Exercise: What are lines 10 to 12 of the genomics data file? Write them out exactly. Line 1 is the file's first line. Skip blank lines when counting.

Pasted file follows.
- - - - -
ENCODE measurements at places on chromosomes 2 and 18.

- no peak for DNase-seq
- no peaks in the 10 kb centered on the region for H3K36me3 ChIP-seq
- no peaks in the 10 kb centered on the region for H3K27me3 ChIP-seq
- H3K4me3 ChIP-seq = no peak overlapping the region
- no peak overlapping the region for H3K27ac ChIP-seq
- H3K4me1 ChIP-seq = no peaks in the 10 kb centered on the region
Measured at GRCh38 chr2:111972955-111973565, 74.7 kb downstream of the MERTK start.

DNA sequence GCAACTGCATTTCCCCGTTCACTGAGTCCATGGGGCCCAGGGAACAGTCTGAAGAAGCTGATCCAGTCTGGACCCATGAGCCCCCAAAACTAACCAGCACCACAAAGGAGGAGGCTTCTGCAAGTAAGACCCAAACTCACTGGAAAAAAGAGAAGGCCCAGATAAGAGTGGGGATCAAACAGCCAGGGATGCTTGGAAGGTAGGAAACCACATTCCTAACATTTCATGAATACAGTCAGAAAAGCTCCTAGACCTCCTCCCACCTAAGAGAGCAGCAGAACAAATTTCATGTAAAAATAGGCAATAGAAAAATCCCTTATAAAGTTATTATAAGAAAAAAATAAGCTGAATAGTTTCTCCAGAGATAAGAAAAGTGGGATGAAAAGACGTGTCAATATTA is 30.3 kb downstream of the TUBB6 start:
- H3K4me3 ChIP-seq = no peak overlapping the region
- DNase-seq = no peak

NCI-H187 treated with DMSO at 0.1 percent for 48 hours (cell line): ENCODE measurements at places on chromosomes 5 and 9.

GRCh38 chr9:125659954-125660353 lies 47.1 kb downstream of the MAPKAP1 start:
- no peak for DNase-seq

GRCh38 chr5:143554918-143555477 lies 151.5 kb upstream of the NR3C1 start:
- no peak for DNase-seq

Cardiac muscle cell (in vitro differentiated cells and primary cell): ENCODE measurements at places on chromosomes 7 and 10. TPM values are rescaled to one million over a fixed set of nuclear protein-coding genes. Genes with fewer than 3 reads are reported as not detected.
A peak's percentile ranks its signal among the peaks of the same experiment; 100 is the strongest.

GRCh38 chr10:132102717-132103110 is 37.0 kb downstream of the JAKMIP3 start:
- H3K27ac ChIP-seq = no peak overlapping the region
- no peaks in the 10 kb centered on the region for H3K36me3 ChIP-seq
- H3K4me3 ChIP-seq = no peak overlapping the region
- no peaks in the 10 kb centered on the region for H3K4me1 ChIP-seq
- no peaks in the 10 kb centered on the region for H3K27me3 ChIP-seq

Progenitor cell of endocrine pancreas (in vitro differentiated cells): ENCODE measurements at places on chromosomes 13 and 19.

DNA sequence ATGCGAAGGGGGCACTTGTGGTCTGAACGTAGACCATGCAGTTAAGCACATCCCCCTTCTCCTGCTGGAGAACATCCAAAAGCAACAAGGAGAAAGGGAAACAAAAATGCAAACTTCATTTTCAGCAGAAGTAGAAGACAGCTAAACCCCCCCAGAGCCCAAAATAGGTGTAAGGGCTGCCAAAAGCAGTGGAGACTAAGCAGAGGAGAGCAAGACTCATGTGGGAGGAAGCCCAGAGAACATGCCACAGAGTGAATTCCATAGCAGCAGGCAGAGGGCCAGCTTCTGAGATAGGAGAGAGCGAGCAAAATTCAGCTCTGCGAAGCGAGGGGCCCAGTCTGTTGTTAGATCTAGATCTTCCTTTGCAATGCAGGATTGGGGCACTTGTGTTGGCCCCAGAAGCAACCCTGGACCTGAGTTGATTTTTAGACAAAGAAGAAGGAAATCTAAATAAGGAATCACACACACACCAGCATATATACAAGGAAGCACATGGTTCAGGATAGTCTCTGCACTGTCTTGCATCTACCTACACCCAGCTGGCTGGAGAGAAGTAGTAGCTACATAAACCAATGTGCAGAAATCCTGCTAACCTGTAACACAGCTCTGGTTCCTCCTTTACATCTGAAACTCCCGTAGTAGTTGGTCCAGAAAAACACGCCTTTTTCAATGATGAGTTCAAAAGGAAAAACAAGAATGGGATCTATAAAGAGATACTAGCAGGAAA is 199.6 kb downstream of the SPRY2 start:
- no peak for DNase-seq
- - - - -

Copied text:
- H3K4me3 ChIP-seq = no peak overlapping the region
- DNase-seq = no peak

NCI-H187 treated with DMSO at 0.1 percent for 48 hours (cell line): ENCODE measurements at places on chromosomes 5 and 9.